Hopefully, this sends a message loud and clear to the Southern California Gas Company that the safety of their customers should be of utmost priority. The company, which sometimes goes by the nickname, “SoCalGas” was found to be responsible for a horrific accident that seriously injured a man in his San Gabriel, California home on January 19, 2011. Pengxuan Diao, 24, sustained severe second and third degree burns on over 20 percent of his body from a gas explosion caused by a leak on his property.

Court documents allege a Southern California Gas Company employee came to the property on which Pengxuan Diao lives on January 19, 2011 to work on gas lines in the area when he made a careless mistake. The worker disobeyed company safety guidelines and opened a gas valve leading to Mr. Diao’s house. The nearly-fatal mistake occurred when the employee left the property without properly checking the line for leaks and damage, per company policy. That mistake would prove costly, both in human life and in monetary losses for SoCalGas.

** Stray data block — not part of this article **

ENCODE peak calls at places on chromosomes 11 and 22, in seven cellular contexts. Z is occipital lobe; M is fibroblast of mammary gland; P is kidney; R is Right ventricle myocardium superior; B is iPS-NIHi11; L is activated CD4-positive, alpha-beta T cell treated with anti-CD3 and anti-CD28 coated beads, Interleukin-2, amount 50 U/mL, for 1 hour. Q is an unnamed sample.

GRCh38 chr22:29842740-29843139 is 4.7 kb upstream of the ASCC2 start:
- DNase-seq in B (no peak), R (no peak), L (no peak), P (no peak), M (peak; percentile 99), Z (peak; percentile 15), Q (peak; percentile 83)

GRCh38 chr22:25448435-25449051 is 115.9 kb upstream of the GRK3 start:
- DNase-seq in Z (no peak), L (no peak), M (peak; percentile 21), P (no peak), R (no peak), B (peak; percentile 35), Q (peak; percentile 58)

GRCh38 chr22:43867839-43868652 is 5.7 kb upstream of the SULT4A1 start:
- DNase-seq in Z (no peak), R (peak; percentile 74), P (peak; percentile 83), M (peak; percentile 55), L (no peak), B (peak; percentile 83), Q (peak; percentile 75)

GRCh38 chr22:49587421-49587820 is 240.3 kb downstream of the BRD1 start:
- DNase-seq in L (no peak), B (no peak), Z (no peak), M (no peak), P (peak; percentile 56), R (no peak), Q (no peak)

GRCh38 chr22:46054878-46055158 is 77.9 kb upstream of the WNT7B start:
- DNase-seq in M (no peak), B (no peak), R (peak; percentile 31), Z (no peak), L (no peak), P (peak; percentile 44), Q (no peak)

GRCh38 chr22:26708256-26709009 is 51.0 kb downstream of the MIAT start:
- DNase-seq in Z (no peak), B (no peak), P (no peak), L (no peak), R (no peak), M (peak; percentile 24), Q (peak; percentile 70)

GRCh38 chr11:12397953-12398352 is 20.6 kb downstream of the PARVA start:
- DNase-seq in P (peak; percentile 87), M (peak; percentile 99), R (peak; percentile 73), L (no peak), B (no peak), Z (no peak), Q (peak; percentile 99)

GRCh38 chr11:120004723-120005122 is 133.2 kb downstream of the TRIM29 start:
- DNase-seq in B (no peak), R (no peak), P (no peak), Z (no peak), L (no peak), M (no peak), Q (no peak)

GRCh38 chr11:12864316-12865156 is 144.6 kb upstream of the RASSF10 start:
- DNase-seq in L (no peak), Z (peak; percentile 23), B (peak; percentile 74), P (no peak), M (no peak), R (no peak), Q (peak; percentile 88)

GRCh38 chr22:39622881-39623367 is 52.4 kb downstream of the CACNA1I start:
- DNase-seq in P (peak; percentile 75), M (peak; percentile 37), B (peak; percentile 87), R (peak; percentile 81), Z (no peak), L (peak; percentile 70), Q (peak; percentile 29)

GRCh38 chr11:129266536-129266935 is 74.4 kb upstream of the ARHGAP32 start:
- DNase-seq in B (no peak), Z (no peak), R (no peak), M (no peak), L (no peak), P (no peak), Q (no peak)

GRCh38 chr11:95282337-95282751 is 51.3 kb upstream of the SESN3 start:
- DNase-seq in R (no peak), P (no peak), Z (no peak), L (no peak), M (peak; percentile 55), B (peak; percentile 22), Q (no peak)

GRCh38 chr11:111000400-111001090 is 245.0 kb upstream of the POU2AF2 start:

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A fiery truck crash involving a bus and a FedEx vehicle has claimed the lives of 10 people in Northern California. According to the CHP, the victims include the drivers of the two vehicles, five students, and three adult chaperones.

There were 19 students on the bus that was struck by the truck, which drove over a grassy median on the interstate to cause the collision. Over 30 people were hurt, sustaining burns, broken bones, head lacerations, broken noses, or other injuries. A number of them were hospitalized, some in serious condition.